The debut album ‘Eagulls’ has received widespread critical acclaim. It’s been lauded from the likes from the NME & Pitchfork. Given the level of success the album received it’s bound to create expectations for whatever Eagulls do next. They certainly won’t have the luxury of carefully building to an album over four years like they had with their debut. Mitchell agrees with that. “Yeah, I mean now that we have gained more of a following it does make you think more about what you are creating and you want to produce something a lot more structured. We just want to make things better than before and we want to experiment a bit more also. I think the stuff we’re writing now is a lot more thoughtful, not that the last material wasn’t thoughtful, as it was. But this is going to be the next step ahead. Like anywhere you progress with it and you try to do better than before. At least we try to anyway.”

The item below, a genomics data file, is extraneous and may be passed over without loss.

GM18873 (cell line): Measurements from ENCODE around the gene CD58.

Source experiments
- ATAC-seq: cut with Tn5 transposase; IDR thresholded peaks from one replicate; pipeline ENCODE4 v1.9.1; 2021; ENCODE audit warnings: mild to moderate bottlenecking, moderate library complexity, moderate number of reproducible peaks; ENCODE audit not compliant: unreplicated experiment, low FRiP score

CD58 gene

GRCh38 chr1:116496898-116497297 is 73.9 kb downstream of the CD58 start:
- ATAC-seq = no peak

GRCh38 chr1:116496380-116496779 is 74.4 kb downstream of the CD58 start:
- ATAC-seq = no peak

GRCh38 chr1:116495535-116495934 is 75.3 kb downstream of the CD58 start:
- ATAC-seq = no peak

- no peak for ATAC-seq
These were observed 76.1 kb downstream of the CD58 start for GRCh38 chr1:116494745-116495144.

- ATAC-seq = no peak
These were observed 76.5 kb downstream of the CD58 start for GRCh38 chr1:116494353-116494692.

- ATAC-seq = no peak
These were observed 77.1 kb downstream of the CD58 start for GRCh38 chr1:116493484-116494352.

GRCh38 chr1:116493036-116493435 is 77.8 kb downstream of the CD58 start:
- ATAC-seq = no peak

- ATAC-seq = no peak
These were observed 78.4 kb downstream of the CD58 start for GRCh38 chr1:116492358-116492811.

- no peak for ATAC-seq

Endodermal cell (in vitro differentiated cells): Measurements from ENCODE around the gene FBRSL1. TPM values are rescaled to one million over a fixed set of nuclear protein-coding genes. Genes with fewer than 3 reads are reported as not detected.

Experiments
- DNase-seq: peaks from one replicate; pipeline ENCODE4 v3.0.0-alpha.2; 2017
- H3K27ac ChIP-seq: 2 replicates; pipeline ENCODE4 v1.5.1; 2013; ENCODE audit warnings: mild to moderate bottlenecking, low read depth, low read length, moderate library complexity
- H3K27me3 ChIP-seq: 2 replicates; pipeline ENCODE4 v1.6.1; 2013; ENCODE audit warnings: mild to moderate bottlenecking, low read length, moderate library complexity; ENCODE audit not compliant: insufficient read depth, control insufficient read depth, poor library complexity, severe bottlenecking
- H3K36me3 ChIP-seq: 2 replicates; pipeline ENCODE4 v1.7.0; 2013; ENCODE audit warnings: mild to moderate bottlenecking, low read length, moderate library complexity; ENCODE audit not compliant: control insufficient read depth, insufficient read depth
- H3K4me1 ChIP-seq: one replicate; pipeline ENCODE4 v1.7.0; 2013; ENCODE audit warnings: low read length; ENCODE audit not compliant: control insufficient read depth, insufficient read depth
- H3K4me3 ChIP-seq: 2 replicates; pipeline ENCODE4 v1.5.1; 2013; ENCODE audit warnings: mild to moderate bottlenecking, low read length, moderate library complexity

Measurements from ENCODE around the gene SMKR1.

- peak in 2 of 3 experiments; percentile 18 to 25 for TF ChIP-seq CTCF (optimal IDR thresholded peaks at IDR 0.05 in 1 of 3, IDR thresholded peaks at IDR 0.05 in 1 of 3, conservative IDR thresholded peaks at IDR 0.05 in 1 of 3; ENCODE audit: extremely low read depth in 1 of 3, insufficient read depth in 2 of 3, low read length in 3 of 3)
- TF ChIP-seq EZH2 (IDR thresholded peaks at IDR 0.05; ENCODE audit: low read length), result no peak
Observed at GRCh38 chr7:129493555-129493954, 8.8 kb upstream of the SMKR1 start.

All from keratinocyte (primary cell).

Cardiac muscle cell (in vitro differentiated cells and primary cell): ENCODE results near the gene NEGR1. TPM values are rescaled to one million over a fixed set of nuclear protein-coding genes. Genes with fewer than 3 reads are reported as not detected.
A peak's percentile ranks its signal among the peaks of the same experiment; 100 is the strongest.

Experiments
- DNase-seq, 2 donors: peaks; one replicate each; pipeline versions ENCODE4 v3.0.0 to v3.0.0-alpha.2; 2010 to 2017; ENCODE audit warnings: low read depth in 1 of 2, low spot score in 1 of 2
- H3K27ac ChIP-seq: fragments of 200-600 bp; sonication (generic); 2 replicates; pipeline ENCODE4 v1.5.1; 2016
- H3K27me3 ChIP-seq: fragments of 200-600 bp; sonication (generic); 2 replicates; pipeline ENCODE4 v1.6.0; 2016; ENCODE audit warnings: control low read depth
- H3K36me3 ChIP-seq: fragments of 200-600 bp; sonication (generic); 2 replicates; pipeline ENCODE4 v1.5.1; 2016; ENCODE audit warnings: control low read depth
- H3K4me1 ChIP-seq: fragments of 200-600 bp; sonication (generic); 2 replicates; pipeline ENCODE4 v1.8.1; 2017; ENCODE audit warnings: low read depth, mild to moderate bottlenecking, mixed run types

Eagulls have toured incessantly since the launch of their debut album almost without a break. It’s taken its toll on the band. “When it’s really getting to you and you have that hour on stage, you put more effort into it as you’ve been sat on your arse all day waiting for that one hour. It’s a very strange thing. You could go out and get hammered every night and that’s pretty much what you do on tour. You drink and stay up all night and it smashes you’re head in.”